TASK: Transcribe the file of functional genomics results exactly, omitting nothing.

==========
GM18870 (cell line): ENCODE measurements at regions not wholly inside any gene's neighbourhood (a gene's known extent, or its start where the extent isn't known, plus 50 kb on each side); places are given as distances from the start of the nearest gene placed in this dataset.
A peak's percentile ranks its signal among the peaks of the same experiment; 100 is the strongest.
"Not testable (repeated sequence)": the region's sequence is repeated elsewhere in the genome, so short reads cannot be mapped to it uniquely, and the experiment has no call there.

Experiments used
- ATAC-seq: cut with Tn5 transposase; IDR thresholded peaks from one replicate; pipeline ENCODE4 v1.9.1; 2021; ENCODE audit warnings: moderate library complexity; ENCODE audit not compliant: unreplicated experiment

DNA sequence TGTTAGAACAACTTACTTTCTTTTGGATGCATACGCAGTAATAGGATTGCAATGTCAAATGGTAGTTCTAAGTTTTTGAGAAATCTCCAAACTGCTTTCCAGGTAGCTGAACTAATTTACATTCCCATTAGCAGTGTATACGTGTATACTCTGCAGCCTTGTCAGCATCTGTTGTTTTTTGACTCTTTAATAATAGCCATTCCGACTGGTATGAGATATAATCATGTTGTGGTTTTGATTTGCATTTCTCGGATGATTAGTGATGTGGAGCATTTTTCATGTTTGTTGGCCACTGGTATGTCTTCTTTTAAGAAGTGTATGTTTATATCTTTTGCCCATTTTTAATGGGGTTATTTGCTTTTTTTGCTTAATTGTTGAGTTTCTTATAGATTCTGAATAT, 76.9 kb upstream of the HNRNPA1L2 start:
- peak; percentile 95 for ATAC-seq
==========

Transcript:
GM18870 (cell line): ENCODE measurements at regions not wholly inside any gene's neighbourhood (a gene's known extent, or its start where the extent isn't known, plus 50 kb on each side); places are given as distances from the start of the nearest gene placed in this dataset.
A peak's percentile ranks its signal among the peaks of the same experiment; 100 is the strongest.
"Not testable (repeated sequence)": the region's sequence is repeated elsewhere in the genome, so short reads cannot be mapped to it uniquely, and the experiment has no call there.

Experiments used
- ATAC-seq: cut with Tn5 transposase; IDR thresholded peaks from one replicate; pipeline ENCODE4 v1.9.1; 2021; ENCODE audit warnings: moderate library complexity; ENCODE audit not compliant: unreplicated experiment

DNA sequence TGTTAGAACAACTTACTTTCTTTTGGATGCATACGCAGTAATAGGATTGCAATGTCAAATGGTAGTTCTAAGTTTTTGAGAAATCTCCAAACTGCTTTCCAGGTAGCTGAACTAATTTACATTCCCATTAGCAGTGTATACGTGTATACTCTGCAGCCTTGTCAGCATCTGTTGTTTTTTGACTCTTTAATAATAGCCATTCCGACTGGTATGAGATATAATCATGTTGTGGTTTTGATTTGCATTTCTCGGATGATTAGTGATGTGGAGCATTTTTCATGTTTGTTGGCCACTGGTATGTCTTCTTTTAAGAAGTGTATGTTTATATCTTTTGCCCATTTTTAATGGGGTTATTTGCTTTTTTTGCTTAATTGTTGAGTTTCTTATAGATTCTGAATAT, 76.9 kb upstream of the HNRNPA1L2 start:
- peak; percentile 95 for ATAC-seq